Main Serb opposition party to boycott parliament
BELGRADE, May 3, 2000 -- (Reuters) Serbia's main opposition party said it would boycott a Wednesday session of the Serbian parliament which would elect new federal Yugoslav deputies.
The decision clears the way for the ruling coalition of Yugoslav President Slobodan Milosevic to chose only its own members for the upper chamber of the federal parliament, where Serbia and Montenegro have 20 seats each, on Wednesday.
"Deputies of the Serbian Renewal Movement (SPO) will not take part in Wednesday's Serbian parliament session nor in any future sessions of either the Serb or the federal parliaments," SPO spokesman Ivan Kovacevic told reporters on Tuesday.
The SPO, the only opposition party with a significant representation in the Serbian parliament, started boycotting the parliament earlier this year in protest against the authorities' failure to find those responsible for the deaths of four party officials in a mysterious car crash last October.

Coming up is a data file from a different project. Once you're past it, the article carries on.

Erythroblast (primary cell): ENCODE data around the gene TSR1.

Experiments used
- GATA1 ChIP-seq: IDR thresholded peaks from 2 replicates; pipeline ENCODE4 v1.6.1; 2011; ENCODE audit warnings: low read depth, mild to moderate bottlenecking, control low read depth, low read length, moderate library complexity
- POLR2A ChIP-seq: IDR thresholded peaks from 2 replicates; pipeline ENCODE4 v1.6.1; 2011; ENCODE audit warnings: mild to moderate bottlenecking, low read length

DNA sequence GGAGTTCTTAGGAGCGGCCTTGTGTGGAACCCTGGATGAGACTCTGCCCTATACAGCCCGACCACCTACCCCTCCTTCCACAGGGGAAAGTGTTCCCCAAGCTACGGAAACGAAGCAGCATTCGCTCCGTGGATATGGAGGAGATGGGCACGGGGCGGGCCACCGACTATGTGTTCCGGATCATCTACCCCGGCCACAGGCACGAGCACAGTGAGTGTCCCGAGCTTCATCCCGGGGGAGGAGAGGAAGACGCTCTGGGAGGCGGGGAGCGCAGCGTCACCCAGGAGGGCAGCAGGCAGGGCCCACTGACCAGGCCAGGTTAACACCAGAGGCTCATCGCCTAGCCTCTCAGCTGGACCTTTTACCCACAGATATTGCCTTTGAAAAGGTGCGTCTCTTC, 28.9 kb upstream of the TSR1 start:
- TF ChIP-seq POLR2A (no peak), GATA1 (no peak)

The party blames the deaths on the state. The authorities have hotly denied any involvement.
The Serbian parliament is dominated by the ruling coalition - made up of the Socialist party of Milosevic, the ultra-nationalist Radical party and the Yugoslav Left of Milosevic's wife Mira Markovic.
Kovacevic said the exclusion of SPO deputies from the upper house of the federal parliament would not change anything because the ruling coalition dominated parliament anyway.
He said the ruling coalition "has done what it wanted anyway in this parliament, legalized state terrorism, legalized all types of repression in Serbia or, at the very least, refused to deal with this repression and terror".
Only early general elections would lead to democratic changes, Kovacevic said.
Milosevic has shown no sign of willingness to agree to the opposition's demand for early elections, first raised last January.